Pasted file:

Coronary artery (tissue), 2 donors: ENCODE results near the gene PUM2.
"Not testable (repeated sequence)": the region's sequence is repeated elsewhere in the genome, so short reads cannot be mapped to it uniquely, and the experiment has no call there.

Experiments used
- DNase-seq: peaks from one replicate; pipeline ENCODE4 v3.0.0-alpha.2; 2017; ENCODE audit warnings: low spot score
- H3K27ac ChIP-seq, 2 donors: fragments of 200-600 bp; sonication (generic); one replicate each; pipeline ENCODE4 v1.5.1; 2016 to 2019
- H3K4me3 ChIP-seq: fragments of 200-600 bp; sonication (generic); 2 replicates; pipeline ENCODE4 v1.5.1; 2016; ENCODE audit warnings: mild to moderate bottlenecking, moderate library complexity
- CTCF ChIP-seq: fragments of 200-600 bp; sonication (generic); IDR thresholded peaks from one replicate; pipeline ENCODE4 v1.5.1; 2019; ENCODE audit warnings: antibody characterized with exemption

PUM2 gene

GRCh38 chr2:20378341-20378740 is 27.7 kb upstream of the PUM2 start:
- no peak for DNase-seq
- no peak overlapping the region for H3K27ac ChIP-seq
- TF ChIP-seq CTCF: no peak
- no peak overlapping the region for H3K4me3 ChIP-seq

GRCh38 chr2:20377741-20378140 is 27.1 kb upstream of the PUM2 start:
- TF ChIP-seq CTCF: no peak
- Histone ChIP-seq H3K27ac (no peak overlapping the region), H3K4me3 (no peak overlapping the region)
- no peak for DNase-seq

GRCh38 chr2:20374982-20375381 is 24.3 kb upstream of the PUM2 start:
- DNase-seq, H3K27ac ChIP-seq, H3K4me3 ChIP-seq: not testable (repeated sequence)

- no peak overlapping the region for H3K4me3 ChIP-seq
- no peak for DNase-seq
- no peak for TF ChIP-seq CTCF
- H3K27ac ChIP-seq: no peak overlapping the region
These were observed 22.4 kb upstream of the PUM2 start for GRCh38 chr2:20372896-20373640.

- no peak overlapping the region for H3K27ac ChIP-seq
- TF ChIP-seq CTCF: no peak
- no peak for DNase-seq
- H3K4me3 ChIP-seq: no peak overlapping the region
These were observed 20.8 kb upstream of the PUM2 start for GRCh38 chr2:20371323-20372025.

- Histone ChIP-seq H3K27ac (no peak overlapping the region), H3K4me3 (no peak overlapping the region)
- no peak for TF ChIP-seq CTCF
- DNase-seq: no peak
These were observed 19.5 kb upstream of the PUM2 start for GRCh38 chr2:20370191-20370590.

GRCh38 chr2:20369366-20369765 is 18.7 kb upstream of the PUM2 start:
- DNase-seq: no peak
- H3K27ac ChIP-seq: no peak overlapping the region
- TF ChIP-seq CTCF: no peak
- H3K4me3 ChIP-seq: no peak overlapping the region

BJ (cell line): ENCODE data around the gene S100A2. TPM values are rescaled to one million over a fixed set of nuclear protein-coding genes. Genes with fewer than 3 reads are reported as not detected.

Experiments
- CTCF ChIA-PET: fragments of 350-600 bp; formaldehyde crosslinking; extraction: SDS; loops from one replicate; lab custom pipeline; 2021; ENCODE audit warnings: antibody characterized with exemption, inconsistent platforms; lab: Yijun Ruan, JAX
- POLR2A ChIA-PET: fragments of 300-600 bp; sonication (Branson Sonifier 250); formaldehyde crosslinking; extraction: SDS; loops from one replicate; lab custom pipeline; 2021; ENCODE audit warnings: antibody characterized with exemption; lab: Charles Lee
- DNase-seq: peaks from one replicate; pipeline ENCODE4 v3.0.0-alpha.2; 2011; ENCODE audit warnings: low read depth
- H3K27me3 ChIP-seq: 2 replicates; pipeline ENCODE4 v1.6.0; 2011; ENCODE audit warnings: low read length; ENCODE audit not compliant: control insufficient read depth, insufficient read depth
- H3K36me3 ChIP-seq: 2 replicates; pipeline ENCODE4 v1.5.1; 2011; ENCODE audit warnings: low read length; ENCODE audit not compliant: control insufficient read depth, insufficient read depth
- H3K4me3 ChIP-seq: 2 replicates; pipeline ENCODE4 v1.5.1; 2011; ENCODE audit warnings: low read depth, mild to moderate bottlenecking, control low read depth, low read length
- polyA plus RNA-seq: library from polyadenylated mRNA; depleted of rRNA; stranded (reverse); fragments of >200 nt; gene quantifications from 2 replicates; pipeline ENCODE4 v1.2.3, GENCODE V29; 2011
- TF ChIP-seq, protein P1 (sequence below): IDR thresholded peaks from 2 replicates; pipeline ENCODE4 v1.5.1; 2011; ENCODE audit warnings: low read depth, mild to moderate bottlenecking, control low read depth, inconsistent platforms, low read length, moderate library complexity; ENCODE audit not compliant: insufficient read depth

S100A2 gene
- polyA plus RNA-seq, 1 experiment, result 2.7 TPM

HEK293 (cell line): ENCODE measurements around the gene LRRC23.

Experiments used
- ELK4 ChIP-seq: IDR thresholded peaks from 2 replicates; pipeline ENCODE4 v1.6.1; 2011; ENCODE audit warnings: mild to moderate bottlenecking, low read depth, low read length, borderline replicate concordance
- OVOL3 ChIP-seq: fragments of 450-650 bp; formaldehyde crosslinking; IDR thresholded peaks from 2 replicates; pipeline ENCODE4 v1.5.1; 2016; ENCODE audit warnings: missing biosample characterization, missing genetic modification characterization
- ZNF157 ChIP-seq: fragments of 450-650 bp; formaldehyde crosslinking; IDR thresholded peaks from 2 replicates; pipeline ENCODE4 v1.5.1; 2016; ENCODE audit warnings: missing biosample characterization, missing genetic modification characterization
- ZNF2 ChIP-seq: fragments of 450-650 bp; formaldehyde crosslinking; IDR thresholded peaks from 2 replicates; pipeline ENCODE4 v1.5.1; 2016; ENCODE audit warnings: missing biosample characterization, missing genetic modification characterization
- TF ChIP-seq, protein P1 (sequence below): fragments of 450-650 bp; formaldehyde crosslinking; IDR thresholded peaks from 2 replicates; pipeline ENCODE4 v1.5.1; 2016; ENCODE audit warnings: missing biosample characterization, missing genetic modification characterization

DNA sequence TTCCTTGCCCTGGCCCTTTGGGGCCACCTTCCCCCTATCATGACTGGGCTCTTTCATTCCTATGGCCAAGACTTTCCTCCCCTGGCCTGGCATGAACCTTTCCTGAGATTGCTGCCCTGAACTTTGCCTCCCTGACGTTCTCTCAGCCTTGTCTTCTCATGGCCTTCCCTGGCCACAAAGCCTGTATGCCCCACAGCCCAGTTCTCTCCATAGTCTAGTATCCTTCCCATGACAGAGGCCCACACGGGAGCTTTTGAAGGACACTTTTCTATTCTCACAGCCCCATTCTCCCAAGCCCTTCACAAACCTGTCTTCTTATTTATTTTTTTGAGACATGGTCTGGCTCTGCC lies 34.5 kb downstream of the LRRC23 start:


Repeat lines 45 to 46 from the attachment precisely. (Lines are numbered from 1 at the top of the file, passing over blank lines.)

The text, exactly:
- H3K36me3 ChIP-seq: 2 replicates; pipeline ENCODE4 v1.5.1; 2011; ENCODE audit warnings: low read length; ENCODE audit not compliant: control insufficient read depth, insufficient read depth
- H3K4me3 ChIP-seq: 2 replicates; pipeline ENCODE4 v1.5.1; 2011; ENCODE audit warnings: low read depth, mild to moderate bottlenecking, control low read depth, low read length